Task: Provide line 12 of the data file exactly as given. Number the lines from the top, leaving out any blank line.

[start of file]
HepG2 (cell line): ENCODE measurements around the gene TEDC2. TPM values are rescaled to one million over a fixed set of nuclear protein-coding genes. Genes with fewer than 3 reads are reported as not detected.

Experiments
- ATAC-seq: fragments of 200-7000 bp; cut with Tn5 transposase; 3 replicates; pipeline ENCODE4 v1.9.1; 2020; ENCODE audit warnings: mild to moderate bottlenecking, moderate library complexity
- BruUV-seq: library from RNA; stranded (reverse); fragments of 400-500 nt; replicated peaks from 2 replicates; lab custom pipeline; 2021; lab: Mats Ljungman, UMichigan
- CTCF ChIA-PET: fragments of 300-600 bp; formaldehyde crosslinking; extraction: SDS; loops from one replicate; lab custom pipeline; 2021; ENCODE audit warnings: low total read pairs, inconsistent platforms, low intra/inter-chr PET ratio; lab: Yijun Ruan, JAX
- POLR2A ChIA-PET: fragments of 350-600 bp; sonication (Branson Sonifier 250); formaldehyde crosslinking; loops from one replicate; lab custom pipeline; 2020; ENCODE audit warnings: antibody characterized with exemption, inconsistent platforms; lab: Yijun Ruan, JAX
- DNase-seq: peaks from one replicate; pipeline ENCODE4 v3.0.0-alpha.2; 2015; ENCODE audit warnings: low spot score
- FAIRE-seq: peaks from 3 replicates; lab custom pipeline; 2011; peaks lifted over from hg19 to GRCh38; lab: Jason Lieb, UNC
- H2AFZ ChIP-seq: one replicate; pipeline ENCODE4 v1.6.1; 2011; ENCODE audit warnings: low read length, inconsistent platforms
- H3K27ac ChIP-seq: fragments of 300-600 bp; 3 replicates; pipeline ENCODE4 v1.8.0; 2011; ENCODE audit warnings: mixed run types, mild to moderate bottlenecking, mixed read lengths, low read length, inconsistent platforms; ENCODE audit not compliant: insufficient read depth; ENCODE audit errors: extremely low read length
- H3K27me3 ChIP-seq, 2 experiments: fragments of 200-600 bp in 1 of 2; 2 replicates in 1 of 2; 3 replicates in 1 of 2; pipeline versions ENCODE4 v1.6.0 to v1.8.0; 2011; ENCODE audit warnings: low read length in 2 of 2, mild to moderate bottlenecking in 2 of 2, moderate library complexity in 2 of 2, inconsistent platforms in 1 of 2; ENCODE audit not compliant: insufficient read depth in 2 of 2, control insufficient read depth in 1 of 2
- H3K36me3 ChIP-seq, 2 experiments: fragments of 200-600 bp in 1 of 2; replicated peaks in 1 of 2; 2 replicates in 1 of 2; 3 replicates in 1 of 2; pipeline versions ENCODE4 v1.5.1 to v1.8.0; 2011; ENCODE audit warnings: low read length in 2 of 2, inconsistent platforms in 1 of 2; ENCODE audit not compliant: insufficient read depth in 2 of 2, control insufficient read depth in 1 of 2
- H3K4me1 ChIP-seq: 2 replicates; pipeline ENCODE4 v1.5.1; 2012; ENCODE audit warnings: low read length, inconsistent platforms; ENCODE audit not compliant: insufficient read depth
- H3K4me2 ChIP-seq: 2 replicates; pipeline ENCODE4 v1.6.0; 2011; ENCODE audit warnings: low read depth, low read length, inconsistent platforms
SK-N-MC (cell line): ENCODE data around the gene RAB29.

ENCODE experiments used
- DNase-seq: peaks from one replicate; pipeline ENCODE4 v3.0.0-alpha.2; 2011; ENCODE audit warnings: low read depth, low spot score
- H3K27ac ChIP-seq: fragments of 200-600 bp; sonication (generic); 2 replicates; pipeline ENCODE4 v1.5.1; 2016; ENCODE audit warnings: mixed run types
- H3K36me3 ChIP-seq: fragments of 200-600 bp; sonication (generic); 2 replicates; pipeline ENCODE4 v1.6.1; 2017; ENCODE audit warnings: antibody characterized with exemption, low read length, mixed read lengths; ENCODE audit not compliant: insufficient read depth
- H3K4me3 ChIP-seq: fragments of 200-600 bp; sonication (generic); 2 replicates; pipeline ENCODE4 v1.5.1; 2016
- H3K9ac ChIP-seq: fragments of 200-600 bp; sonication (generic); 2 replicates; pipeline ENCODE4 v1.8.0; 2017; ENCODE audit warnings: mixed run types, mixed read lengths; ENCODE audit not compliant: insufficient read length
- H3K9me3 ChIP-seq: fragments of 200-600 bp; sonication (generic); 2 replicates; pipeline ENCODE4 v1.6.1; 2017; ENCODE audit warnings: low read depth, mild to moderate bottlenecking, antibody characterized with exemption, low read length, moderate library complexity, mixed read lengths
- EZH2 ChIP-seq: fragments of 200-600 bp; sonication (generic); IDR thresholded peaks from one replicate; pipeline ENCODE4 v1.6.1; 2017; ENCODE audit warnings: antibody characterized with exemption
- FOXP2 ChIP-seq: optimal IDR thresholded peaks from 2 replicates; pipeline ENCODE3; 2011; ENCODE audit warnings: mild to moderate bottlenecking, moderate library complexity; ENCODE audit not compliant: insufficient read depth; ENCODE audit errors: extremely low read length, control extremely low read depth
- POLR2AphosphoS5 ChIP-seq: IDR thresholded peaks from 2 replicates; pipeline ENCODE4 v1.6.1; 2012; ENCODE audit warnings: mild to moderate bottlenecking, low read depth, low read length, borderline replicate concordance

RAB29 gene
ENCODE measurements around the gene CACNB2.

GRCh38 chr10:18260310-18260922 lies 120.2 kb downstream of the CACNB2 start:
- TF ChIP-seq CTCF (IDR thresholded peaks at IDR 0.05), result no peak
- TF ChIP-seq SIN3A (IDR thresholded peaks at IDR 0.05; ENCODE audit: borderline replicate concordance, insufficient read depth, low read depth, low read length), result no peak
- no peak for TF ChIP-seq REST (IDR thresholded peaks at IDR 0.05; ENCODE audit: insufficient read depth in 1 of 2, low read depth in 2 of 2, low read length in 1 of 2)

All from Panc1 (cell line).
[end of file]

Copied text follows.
- H3K36me3 ChIP-seq, 2 experiments: fragments of 200-600 bp in 1 of 2; replicated peaks in 1 of 2; 2 replicates in 1 of 2; 3 replicates in 1 of 2; pipeline versions ENCODE4 v1.5.1 to v1.8.0; 2011; ENCODE audit warnings: low read length in 2 of 2, inconsistent platforms in 1 of 2; ENCODE audit not compliant: insufficient read depth in 2 of 2, control insufficient read depth in 1 of 2